Since the earliest times, spring and the renewal of life after winter have been celebrated around Easter. Most people know Easter as a Christian holiday that marks the resurrection of Jesus.
But here are Easter facts you might not know:
Ancient Links: Venerable Bede (circa 672-735) believed Easter was derived from Eostre, an Anglo-Saxon goddess of spring. This ancient goddess was called many names, including Ostare, Ostara, Ostern, Eastur and Austron.
Some scholars – particularly the British historian Ronald Hutton – aren’t completely convinced that Bede’s evidence conclusively links Easter with this goddess and a pre-Christian festival. But some facts appear certain: April was called Estor-monath (or something similar) in Germanic languages around Bede’s time. And the Anglo-Saxon word eastre is linked to several Indo-European words signifying dawn.
In other words, new beginnings have been celebrated around this day for a very long time.
Spring Equinox: Easter is held on the first Sunday – after the first full moon – after the spring equinox. If Easter Sunday falls on the full moon, the holiday is postponed until the following Sunday. That means Easter can occur any time March 22 to April 25. The sequence is so complicated that it takes 5.7 million years to repeat.
Time for the New: Want good luck for the year? Then wear something new on Easter. Otherwise, you’ll be sorry, according to this old proverb:
“At Easter, let your clothes be new;
Or else be sure you will it rue.”
Easter Bunny: It has long been said that fertile folks can “breed like rabbits.” No wonder many ancient cultures associated rabbits and hares with fertility, regeneration and spring. Old folklore believed rabbits cured sterility or difficult pregnancies. Even now it’s considered good luck to carry a rabbit’s foot. Perhaps the only ones who don’t consider rabbits a lucky symbol are the gardeners who have seen their flowers and vegetables devoured by the furry critters.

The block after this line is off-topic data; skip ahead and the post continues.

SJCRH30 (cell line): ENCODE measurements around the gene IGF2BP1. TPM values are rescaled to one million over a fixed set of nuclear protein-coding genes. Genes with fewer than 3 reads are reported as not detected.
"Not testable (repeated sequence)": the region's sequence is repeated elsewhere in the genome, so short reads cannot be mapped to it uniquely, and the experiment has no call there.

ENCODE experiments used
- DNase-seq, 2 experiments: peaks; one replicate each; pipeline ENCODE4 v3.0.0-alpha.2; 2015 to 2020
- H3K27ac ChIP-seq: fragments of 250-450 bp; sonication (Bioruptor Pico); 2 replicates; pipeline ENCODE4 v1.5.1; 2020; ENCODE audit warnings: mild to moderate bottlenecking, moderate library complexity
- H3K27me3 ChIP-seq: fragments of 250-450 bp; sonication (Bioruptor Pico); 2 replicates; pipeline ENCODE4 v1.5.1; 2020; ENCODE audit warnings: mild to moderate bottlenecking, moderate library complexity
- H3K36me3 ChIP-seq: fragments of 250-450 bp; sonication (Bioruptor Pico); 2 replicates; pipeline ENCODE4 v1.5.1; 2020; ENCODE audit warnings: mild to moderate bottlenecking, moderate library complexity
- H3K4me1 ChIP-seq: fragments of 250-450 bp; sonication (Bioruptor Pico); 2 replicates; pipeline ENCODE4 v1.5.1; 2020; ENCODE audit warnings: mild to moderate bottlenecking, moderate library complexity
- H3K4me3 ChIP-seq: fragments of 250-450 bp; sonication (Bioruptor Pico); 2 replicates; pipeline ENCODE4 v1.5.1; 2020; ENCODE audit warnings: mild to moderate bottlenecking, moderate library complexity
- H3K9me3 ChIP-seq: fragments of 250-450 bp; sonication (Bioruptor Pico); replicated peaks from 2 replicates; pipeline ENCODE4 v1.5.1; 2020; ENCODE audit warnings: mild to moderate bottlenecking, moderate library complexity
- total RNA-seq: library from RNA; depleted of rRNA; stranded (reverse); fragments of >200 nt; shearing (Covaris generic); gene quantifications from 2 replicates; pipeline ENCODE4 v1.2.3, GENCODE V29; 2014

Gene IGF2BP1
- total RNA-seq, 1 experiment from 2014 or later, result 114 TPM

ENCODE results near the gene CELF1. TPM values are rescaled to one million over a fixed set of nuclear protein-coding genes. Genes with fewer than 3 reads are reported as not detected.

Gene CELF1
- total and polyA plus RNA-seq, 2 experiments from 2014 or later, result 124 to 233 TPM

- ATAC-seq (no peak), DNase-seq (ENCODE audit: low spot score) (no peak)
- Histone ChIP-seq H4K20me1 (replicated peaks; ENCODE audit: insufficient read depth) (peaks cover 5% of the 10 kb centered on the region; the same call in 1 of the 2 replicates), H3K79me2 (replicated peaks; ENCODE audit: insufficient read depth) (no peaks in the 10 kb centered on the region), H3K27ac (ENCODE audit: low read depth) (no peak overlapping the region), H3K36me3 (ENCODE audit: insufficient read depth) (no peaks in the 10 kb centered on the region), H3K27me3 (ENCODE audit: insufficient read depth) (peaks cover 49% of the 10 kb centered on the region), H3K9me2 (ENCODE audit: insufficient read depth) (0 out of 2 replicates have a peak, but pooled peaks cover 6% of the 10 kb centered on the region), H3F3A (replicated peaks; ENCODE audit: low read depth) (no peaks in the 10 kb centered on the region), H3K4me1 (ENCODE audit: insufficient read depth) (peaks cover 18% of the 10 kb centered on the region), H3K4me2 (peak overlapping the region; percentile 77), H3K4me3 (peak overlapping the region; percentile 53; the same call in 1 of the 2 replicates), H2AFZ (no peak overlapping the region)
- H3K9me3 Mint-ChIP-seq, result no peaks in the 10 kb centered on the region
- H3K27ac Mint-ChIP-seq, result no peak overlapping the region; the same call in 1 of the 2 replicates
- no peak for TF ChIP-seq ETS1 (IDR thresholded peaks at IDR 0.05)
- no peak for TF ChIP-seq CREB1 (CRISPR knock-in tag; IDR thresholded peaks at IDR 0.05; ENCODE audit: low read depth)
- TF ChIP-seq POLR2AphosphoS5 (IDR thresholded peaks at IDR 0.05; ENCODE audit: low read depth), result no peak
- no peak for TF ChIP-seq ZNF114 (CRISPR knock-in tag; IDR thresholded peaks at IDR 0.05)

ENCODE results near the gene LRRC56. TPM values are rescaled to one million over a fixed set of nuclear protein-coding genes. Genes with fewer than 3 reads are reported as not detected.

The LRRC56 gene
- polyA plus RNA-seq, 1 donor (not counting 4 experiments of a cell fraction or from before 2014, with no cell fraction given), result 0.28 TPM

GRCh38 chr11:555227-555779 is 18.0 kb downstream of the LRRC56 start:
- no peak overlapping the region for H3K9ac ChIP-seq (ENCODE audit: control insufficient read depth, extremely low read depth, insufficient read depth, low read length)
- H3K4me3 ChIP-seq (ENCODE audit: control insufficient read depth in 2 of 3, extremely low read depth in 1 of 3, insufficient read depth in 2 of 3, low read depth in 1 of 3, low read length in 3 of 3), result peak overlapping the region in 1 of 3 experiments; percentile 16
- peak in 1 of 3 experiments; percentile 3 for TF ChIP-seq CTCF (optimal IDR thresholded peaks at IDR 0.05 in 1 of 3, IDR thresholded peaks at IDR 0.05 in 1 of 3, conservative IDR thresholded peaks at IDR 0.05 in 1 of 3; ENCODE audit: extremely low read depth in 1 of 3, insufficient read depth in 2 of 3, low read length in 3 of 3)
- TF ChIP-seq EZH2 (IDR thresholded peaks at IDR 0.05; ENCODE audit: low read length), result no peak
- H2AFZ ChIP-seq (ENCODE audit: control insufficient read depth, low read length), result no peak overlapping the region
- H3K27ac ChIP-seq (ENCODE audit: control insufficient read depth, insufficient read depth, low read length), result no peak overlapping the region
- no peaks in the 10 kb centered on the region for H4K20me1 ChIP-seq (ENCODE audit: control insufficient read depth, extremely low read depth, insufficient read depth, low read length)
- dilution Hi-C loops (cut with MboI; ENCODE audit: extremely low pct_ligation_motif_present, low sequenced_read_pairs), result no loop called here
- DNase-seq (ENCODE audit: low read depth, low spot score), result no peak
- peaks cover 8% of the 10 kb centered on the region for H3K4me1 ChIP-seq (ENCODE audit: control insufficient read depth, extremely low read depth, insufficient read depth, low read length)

Immigrating Germans brought the Easter bunny to the United States. But the tradition wasn’t widely adopted in this country until after the Civil War.
Easter Eggs: It’s hard to imagine Easter without eggs. Yet, this tradition has roots that extend back to the earliest known civilizations. In fact, eggs represented rebirth and fertility to many ancient cultures.
As Ronald Hutton writes in Stations of the Sun: A History of the Ritual Year in Britain, “The bird’s egg has always been one of the most ubiquitous human symbols of new life in general and of spring in particular.” Ancient Greeks, Persians, Egyptians and Romans exchanged eggs during spring festivals.
In 1290, the household of British King Edward I purchased and decorated 450 eggs in gold leaf to distribute among his royal entourage. By the 1600s, Germans were exchanging decorated eggs at Easter – especially among young lovers. In Central and Eastern Europe, egg decoration has become a true art form. Ukrainian Easter eggs – called “pysanka” – are especially popular. Learn more from the Ukrainian Museum.
And who can forget the fabulous Faberge eggs created for the Russian Tzars? Diamonds, rubies, emeralds and sapphires adorned these exquisite eggs that often depicted important moments in Russian history.
Green Easter: Looking for ways to celebrate Easter in a more earth friendly way? Then hop on over to Huffington Post for lots of green ways to celebrate this spring holiday.
Images Credit: The lovely vintage Easter cards illustrating this post came from an amazing collection belonging to riptheskull on flickr.com.